- Eventually you won't have to do that. And you know, is my thinking there. And what happened was, well, COVID also had a lot to do with it because...
- ...because, you know, when I can't see my family because, you know, I can't just take a plane or we can't meet and we can't do stuff. You know, I was like, you know what? This is the only thing that matters to me right now is family. So like, I'm going to take time off to see family, do family, whatever. You know, my mental health, obviously, when you're quarantining with your partner for months on end and you aren't doing anything. It's like, you have to take a look at your mental health.
[Alec] Erica and I are going great, we love it.
- Yeah, she told me.
[Alec] Homeschooling, we're killing it.
- So good. But I had to, you know, working from home was, I was back to working every day. Because like, I was so bored. I was like, I might as well just do something. And then I was, you know, my mental health was suffering.
[Alec] Yeah. I mean, I'm sure
- My husband could tell you better how that looked. But I just, you know, I had to go back to setting the boundaries of like, no, I'm sorry. I take two days off a week at work. If you call me after six o'clock, I'm not going to answer and I'll return your call the next day. And you know, if that doesn't work for you and you're going to go elsewhere, then I understand. And, and good luck. You know? No hard feelings. But I'm, you know. If you're going to expect me to call you at nine o'clock every night, I just want to let you know from day one, that's never gonna happen. So, that's... My thought on that.
[Alec] I like it. It's a journey, it's a career journey as you, as you move through it. It's funny. I had the same thing when I was hiring loan officers. At some point I was like, why am I hiring? I'll be like, this loan officer? I should not hire this person. This person is going to be toxic to my culture.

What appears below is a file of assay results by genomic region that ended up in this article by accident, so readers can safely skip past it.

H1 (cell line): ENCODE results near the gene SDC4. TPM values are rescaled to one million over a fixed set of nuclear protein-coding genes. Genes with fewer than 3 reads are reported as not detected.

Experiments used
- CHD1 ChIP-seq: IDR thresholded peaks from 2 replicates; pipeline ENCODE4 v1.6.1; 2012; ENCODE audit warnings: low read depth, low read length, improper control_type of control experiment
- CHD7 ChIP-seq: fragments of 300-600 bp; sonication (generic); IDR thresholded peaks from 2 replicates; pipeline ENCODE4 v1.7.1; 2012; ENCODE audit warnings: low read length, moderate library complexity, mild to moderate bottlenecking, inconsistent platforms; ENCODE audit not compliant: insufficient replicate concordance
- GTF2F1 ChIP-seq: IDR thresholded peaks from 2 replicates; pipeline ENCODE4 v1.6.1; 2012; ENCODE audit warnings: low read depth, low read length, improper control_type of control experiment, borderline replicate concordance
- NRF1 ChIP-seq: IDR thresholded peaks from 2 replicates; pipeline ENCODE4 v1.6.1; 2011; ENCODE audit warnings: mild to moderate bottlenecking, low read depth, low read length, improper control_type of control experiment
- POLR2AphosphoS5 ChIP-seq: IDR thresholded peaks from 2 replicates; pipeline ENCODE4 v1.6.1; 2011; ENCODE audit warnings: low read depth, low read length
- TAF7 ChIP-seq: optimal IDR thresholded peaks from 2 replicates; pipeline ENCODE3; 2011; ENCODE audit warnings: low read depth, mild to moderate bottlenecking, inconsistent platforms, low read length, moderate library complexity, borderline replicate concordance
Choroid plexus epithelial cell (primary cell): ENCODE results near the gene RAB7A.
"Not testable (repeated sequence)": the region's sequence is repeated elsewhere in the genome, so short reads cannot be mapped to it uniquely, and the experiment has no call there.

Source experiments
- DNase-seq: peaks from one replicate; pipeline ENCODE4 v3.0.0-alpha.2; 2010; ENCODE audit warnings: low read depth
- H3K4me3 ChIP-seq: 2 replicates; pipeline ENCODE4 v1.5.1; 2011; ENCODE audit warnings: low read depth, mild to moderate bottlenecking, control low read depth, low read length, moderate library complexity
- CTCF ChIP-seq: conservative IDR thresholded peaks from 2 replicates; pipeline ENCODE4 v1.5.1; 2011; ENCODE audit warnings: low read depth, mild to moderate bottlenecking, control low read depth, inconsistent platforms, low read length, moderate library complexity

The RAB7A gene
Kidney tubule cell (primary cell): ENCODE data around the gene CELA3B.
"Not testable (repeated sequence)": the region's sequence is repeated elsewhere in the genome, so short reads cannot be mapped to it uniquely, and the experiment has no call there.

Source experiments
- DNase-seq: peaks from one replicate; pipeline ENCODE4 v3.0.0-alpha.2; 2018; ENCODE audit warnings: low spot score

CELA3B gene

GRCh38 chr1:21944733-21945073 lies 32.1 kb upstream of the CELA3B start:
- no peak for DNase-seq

[Alec] But they do a ton of production, so I was like, get in the boat! And then I realized later, like I wasn't an immature manager and leader because I just brought him in
[Alec] And they caused havoc and then left anyway.
- Right, right. And then blow everything up.
[Alec] So Leslie has a really cool question. Kristen, how long would you suggest an individual stays as an assistant in a role before moving on to an L.O.?
- I would say at least a year, but it depends. The loan officer that I worked for when I started only would let me have like, would teach me the like one third of the loan process. So I didn't really know what to, to the second and third part of it were, I had to, you know, just take that leap and hope that somebody would save me. And fortunately Christie White did. But if you have a good loan officer as your teacher, they should want you to grow. They should support that. I have a loan processing, or a loan assistant now. And I told her when I hired her, like, if you decide that you can do this, you want to do sales on your own, and you want to go get business like your licensed. I'm not going to tell you, like you can't do what's best for you and your family. You know, I'll teach you everything I know, which is, you know, but Stephen's there if you need other help. And then, you know, you can just do what you gotta do. It's your life, it's your livelihood, you know? But I would definitely say, make sure... I didn't know I was going to have the resources I had when took that leap. It was just so toxic between me and that loan officer that I was like, I'm either going to quit or I'm going to do this on my own because it's not worth it. And, and so that's kind of why I jumped out. But if you feel like you've got some good support and somebody that can help walk you through stuff, when you start getting your deals, then, great. Then get out there, go give it a shot.